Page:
Galen L. Stone

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Galen L. Stone
Born (1862-11-21)November 21, 1862
Leominster, Massachusetts
Died December 26, 1926(1926-12-26) (aged 64)
Brookline, Massachusetts
Nationality American
Occupation Financier and philanthropist

Galen Luther Stone (November 21, 1862 – December 26, 1926) was an American financier and philanthropist.

Biography[edit]

Stone was born in Leominster, Massachusetts. In his teens, he worked as an office clerk in Boston and went on to become a major figure on Wall Street. Together with Charles Hayden, he founded the stock brokerage firms of Hayden, Stone & Co. and Haystone Securities Corporation of Boston and New York City. In 1919, his firm hired fellow Bostonian Joseph P. Kennedy.

In 1889, he married Carrie Morton Gregg (1866-1945) of Boston and the couple eventually made their home in Brookline, Massachusetts. An avid yachtsman, in his latter years, Stone owned the 188' vessel the Arcadia.

Stone held financial interests in numerous companies and was president of the Atlantic Gulf and West Indies Steamship Co, and in 1900, he and his associates formed the Eastern Steamship Lines Inc. He was chairman of the Pond Creek Coal Company and the Pike County, Kentucky, mining town of Stone was named in his honor.

Stone used his fortune for a number of charitable causes, many of which centered on education. In 1915, through the fundraising efforts of the educator, Charlotte Hawkins Brown, he became aware of Palmer Memorial Institute,[1] an African-American preparatory school in Sedalia, North Carolina. Stone became the Institute's largest benefactor. As well, his philanthropic work was recognized with the Galen Stone Professor of International Trade at the Harvard University Institute for International Development. A trustee of Wellesley College from 1915 to 1925, he donated the funds to build the Galen Stone Tower at Green Hall. The 182-foot (55 m) high tower is a focal point on the campus and houses the 32-bell carillon which is actively played by a student guild of carillonneurs for major College events as well as between and after classes.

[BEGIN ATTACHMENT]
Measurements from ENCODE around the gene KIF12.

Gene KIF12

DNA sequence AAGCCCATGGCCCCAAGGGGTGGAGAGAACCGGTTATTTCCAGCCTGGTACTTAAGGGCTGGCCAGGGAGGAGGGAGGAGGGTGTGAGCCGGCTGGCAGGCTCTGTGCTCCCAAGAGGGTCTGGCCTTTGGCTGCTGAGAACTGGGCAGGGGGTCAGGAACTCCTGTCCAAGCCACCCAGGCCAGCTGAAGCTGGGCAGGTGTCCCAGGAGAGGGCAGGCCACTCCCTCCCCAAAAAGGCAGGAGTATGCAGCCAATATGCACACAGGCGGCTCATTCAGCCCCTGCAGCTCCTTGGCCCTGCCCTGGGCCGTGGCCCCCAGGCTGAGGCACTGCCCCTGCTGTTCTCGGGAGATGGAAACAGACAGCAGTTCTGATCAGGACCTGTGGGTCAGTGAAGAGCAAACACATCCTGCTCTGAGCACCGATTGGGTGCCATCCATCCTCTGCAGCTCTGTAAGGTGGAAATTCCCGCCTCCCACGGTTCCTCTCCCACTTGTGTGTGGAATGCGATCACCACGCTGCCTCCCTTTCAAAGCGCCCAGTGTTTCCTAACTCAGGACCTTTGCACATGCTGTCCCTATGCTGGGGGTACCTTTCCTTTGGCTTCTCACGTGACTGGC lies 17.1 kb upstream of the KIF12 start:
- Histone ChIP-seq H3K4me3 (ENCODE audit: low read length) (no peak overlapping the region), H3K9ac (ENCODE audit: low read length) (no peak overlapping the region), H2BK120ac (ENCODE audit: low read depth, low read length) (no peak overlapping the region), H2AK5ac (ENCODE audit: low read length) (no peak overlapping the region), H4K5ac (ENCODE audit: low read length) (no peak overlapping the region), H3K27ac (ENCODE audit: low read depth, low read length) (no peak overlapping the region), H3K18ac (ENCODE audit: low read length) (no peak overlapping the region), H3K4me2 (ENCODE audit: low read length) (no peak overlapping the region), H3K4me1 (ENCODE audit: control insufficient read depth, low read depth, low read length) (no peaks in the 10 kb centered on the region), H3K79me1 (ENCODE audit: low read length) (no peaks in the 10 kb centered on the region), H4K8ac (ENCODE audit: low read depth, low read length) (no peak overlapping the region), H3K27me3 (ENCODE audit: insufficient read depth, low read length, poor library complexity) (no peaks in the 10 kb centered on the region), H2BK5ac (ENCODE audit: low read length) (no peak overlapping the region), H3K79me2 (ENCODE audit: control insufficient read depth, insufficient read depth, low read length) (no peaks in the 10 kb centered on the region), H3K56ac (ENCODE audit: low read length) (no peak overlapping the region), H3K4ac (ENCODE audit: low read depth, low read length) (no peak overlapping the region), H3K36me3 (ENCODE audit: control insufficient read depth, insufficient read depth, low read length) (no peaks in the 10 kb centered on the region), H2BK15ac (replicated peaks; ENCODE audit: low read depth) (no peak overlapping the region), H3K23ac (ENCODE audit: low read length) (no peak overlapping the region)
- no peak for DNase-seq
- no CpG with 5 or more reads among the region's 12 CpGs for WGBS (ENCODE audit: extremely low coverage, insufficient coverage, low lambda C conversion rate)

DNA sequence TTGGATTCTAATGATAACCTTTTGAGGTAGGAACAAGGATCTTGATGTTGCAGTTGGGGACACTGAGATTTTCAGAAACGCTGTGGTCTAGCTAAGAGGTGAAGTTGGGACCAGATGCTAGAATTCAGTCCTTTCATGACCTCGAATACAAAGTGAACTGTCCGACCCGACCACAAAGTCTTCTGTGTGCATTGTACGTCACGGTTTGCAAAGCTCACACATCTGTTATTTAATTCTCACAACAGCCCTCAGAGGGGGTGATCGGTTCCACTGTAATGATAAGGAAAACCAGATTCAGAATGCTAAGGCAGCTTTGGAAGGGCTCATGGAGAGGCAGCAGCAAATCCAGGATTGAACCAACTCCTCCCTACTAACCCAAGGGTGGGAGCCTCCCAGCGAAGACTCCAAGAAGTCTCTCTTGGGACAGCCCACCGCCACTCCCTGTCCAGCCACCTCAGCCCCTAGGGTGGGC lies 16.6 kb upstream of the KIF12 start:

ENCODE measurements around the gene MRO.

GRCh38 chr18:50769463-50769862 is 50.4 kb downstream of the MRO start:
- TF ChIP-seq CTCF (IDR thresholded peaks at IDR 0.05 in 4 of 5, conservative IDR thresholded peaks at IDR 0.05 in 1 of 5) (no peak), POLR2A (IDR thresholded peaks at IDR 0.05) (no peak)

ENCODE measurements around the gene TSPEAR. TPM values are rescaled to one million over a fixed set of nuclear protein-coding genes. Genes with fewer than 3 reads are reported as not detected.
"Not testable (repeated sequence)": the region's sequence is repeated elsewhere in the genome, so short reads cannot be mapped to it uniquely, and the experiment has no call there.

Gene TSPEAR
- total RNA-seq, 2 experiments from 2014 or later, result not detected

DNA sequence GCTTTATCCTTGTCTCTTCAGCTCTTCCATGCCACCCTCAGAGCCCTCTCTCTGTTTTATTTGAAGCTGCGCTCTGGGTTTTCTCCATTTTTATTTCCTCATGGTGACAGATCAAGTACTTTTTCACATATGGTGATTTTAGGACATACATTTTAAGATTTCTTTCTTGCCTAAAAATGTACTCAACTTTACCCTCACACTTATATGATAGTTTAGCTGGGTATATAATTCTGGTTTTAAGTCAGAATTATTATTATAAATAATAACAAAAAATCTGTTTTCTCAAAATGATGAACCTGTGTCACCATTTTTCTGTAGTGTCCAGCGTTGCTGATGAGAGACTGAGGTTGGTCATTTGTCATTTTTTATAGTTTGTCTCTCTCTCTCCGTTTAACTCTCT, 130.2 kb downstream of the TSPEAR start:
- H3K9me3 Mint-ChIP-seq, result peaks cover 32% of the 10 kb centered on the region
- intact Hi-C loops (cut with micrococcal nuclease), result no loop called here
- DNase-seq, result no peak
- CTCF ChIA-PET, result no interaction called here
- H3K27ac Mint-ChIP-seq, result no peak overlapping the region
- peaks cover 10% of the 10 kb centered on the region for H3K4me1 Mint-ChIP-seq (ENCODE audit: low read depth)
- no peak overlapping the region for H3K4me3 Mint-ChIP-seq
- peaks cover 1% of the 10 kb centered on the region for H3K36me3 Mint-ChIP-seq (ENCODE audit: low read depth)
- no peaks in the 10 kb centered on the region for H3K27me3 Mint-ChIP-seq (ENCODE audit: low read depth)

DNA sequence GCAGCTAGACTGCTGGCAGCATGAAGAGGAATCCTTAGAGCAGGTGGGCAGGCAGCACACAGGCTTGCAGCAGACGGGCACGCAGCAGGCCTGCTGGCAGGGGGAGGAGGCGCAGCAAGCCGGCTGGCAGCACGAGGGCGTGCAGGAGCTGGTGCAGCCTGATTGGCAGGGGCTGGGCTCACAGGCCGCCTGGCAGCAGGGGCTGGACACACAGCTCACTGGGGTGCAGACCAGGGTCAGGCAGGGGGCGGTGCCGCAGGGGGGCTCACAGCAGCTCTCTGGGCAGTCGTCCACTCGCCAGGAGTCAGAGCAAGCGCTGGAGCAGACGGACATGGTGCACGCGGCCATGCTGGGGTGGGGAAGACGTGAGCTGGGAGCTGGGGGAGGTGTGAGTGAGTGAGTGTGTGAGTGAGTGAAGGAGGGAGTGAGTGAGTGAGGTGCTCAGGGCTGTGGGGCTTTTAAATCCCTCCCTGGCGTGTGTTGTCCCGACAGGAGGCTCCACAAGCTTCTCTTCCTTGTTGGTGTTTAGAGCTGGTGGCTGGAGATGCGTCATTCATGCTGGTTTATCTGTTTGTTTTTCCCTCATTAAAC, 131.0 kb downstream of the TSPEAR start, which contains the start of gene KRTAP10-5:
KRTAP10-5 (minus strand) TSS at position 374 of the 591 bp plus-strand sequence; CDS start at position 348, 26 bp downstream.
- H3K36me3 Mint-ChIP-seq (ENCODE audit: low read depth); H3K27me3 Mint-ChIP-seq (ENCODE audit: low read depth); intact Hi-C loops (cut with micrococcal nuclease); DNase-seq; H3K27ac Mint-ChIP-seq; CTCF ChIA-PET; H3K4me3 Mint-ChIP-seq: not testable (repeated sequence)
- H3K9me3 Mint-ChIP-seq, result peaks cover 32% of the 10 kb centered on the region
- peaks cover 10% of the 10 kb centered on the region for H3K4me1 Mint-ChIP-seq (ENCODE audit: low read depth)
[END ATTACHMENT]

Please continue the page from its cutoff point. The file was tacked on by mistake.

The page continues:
Stone was honored for his philanthropy by initiation as an honorary member of Phi Mu Alpha Sinfonia fraternity in 1917 at the New England Conservatory of Music in Boston, Massachusetts. The fraternity's mission reflects Stone's values by developing young men to share their talents to create harmony in the world.

A World War II Liberty ship, the SS Galen L. Stone, was named in his honor.

Galen Stone died at his home in Brookline, Massachusetts, in 1926. His grandson, also Galen Luther Stone, served as United States Ambassador to Cyprus.[2]

References[edit]